Mineral dust aerosol impacts on global climate and climate change

This is a Preprint and has not been peer reviewed. The published version of this Preprint is available: https://doi.org/10.1038/s43017-022-00379-5. This is version 3 of this Preprint.

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Jasper F Kok , Trude Storelvmo, Vlassis Karydis, Adeyemi A Adebiyi , Natalie M. Mahowald, Amato Tomas Evan , Cenlin He, Danny Leung


Mineral dust aerosols impact Earth’s energy budget through interactions with radiation, clouds, atmospheric chemistry, the cryosphere and biogeochemistry. In this Review, we summarize these interactions and assess the resulting impacts of dust, and of changes in dust, on global climate and climate change. The total effect of dust interactions on Earth’s global energy budget—the dust effective radiative effect—is -0.2 ± 0.5 Wm-2 (90% confidence interval), suggesting that dust net cools the climate. Global dust mass loading has increased 55 ± 30% since pre-industrial times, driven largely by increases in dust from Asia and North Africa, leading to changes in the Earth’s energy budget. Indeed, this increase in dust has produced a global mean effective radiative forcing of -0.07 ± 0.18 Wm-2, somewhat counteracting greenhouse warming. Current climate models and climate assessments do not represent the historical increase in dust and thus omit the resulting radiative forcing, biasing climate change projections and assessments of climate sensitivity. Climate model simulations of future changes in dust diverge widely and are very uncertain. Further work is thus needed to constrain the radiative effects of dust on climate and to improve the representation of dust in climate models.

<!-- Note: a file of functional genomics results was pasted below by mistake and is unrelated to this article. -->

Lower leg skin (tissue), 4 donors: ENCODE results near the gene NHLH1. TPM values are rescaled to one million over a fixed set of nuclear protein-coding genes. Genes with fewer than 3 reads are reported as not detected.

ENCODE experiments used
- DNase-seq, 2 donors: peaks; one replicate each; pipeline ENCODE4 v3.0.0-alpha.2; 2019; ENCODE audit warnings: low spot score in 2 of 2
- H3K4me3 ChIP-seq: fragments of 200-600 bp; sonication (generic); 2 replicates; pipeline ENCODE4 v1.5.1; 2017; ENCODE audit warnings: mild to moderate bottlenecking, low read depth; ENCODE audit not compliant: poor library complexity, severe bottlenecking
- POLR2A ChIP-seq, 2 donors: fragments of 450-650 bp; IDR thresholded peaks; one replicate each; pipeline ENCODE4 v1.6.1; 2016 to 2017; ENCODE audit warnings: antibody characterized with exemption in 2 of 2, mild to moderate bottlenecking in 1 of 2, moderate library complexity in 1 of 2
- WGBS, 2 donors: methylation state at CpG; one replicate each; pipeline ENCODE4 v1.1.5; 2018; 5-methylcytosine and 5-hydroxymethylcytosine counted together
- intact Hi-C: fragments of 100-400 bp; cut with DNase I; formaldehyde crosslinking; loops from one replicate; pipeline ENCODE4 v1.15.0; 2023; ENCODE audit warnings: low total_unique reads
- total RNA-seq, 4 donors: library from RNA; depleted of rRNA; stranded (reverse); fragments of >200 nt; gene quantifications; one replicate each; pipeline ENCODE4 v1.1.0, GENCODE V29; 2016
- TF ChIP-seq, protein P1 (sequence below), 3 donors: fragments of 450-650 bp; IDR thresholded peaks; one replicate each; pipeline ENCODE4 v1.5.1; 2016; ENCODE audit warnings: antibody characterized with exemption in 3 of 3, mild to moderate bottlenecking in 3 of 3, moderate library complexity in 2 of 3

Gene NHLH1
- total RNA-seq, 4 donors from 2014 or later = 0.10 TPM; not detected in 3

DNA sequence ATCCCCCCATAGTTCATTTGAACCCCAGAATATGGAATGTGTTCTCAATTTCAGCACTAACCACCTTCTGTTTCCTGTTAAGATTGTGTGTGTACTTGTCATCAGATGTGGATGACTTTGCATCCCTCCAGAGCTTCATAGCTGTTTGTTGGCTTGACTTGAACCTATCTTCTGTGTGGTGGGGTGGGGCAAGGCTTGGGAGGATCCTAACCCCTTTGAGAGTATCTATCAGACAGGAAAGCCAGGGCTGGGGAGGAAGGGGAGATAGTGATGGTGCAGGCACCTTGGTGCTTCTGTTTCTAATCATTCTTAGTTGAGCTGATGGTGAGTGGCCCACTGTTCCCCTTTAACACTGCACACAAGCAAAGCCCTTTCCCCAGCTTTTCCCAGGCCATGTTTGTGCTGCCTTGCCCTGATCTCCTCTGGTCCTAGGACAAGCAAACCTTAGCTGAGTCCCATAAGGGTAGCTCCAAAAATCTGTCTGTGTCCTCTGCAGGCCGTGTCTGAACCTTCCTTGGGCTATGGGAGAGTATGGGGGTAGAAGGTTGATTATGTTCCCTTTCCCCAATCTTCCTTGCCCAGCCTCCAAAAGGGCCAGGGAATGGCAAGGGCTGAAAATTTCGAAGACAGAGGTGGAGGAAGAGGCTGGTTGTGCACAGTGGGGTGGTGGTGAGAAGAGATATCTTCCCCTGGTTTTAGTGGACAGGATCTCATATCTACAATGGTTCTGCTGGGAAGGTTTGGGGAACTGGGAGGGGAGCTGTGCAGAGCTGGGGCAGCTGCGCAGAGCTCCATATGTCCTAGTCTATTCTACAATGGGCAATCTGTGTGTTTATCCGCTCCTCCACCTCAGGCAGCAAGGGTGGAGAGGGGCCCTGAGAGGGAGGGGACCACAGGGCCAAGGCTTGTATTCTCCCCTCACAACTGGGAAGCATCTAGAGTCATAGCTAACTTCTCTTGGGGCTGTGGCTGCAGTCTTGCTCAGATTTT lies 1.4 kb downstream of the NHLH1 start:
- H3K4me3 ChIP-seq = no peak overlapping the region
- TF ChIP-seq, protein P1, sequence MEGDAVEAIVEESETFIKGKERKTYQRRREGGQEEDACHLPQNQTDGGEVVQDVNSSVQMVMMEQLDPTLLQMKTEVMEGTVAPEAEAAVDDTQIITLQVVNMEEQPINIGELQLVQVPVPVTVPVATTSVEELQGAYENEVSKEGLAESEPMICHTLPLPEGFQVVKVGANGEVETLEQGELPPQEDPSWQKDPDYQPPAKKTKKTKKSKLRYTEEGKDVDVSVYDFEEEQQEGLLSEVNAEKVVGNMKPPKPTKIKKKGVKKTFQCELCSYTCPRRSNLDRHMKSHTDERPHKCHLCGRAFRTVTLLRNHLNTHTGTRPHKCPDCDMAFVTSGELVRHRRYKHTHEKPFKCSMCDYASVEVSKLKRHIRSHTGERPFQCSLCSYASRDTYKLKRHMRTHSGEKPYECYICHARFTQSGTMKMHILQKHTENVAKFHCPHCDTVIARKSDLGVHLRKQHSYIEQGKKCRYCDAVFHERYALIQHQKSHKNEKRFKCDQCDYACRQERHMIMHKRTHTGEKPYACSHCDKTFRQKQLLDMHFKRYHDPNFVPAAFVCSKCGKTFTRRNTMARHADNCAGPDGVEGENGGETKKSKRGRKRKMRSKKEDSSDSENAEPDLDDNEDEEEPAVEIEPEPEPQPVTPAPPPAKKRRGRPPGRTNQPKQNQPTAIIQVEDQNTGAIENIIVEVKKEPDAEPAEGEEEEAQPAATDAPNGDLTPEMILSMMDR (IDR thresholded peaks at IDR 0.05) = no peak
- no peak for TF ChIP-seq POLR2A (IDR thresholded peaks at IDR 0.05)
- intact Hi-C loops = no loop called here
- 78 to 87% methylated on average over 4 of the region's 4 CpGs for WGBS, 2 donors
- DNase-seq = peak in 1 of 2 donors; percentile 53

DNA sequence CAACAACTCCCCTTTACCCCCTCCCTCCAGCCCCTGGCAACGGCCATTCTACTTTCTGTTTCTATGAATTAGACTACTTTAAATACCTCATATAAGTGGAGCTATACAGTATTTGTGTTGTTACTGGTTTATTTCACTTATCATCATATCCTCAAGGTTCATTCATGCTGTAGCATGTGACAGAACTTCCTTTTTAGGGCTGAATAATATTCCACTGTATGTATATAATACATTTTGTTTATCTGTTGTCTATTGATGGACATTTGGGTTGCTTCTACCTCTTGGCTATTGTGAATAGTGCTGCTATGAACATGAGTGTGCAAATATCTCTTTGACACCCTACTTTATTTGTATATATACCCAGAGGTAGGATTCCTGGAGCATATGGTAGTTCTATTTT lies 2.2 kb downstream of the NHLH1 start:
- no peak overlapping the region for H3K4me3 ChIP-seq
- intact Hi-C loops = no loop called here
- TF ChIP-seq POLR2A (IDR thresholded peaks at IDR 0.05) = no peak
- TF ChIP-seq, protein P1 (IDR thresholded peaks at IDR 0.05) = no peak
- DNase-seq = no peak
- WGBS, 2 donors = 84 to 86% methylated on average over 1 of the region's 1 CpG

Physical Sciences and Mathematics


Aerosols, radiative forcing, Mineral dust


Published: 2022-09-08 03:46

Last Updated: 2023-07-17 17:53

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CC BY Attribution 4.0 International